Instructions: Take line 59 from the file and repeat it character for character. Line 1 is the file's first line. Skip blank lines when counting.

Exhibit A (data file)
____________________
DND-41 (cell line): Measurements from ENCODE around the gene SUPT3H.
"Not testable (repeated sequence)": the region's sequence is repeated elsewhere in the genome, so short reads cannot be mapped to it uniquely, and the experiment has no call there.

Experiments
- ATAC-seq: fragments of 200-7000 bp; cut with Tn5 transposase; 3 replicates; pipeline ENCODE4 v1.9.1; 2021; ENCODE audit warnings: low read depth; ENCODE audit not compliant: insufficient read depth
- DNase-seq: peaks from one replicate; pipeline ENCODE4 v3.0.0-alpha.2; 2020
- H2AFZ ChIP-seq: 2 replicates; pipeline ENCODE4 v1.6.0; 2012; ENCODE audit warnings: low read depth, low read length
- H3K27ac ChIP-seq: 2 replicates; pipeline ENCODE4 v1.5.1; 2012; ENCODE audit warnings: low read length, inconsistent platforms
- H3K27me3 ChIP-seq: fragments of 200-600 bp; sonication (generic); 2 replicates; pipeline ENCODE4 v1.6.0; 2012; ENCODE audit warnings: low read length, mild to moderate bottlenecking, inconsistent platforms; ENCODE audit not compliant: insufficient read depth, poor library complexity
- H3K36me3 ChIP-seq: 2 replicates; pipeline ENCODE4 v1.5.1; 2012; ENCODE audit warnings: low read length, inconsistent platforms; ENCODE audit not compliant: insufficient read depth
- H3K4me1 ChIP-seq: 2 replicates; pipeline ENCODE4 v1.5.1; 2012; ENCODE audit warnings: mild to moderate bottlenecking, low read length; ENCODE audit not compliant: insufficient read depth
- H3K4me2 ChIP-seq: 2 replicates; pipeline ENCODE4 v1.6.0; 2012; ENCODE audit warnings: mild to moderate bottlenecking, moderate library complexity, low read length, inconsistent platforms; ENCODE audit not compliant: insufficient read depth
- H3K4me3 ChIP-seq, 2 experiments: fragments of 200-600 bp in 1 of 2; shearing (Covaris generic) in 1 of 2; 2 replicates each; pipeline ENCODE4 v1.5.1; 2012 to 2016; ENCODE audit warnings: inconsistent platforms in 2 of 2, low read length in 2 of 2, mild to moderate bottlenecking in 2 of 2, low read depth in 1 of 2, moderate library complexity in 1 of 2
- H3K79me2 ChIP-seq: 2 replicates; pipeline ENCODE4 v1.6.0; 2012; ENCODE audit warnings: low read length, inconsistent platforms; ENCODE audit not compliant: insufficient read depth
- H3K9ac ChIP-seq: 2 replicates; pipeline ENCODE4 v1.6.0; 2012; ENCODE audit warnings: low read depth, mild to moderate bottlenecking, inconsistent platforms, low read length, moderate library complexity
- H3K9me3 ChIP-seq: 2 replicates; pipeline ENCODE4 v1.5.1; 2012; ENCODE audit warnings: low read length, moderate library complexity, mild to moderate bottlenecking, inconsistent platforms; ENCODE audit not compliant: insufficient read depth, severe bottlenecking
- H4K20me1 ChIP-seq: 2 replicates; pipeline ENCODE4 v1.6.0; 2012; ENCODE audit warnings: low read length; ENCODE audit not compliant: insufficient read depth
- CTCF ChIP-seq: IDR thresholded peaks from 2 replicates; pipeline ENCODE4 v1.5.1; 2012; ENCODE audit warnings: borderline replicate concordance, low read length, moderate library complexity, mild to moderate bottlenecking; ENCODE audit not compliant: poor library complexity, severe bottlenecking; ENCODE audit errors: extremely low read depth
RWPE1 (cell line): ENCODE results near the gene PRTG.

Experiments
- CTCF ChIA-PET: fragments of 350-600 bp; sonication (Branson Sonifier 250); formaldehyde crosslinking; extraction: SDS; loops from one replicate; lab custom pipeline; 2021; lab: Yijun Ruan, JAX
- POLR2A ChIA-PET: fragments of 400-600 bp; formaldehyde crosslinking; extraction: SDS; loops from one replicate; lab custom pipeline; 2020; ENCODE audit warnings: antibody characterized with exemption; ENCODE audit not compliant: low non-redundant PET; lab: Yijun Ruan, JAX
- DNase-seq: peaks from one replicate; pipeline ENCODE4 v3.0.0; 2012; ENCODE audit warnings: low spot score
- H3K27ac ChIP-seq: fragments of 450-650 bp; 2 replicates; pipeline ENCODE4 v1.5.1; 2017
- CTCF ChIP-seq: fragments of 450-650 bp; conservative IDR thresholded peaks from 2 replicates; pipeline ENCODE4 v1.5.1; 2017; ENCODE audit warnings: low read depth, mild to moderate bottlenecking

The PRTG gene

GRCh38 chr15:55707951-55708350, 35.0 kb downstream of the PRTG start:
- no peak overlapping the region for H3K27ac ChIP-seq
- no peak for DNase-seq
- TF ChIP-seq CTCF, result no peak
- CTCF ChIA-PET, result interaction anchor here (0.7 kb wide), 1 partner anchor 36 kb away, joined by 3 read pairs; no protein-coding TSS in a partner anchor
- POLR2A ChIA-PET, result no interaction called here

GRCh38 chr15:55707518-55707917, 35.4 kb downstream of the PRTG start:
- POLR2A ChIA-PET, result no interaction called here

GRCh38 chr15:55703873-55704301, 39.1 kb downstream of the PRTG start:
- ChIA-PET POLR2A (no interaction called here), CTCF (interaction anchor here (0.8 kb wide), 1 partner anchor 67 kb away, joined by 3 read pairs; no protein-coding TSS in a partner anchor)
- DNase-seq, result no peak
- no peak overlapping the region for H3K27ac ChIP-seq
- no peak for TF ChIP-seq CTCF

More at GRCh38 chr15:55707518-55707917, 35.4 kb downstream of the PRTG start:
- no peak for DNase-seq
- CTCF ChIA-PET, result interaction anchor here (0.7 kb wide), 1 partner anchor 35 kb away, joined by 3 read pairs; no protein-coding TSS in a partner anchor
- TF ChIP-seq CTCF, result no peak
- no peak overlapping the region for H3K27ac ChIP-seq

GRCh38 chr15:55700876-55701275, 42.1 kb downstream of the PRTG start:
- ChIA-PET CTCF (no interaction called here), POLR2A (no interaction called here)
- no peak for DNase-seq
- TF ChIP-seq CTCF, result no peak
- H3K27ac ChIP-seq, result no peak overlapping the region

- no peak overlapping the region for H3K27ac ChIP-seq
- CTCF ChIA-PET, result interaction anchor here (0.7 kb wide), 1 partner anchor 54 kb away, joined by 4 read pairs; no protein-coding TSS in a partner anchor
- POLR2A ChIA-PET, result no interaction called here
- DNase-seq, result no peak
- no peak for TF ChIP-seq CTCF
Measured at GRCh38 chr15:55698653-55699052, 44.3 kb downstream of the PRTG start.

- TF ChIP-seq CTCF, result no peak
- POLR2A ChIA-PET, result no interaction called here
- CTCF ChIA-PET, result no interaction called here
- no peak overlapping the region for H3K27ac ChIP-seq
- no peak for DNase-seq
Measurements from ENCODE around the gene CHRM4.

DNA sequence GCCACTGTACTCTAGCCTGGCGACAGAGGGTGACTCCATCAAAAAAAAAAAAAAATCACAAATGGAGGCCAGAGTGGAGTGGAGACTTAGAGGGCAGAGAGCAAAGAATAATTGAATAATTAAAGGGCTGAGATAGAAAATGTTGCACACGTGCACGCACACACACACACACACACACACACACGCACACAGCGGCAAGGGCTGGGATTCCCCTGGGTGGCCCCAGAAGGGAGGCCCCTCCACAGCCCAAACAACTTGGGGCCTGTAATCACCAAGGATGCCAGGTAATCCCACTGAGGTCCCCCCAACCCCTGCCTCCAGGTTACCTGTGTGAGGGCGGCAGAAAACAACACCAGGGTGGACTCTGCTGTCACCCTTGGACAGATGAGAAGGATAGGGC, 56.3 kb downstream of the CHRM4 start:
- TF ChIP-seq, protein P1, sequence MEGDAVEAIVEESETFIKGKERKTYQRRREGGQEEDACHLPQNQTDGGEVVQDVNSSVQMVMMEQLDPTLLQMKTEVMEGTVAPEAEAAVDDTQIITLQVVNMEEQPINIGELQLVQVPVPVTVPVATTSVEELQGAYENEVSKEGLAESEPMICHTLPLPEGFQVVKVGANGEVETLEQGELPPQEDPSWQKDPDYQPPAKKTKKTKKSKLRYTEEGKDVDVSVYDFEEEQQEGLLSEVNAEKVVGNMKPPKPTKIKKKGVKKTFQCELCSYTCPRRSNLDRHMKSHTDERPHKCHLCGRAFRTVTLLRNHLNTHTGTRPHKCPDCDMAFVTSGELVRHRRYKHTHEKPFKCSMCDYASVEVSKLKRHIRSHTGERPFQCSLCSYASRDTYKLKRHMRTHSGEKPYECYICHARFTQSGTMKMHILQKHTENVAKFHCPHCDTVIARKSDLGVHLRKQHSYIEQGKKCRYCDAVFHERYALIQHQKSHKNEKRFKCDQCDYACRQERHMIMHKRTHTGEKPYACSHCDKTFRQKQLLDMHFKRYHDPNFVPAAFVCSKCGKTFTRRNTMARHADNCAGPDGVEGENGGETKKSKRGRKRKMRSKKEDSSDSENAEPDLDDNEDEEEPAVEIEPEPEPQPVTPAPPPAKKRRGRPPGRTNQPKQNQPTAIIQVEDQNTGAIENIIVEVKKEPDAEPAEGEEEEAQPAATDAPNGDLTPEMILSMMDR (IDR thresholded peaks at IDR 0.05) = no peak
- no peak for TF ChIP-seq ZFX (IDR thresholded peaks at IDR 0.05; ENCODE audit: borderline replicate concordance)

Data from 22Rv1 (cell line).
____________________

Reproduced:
- no peak for DNase-seq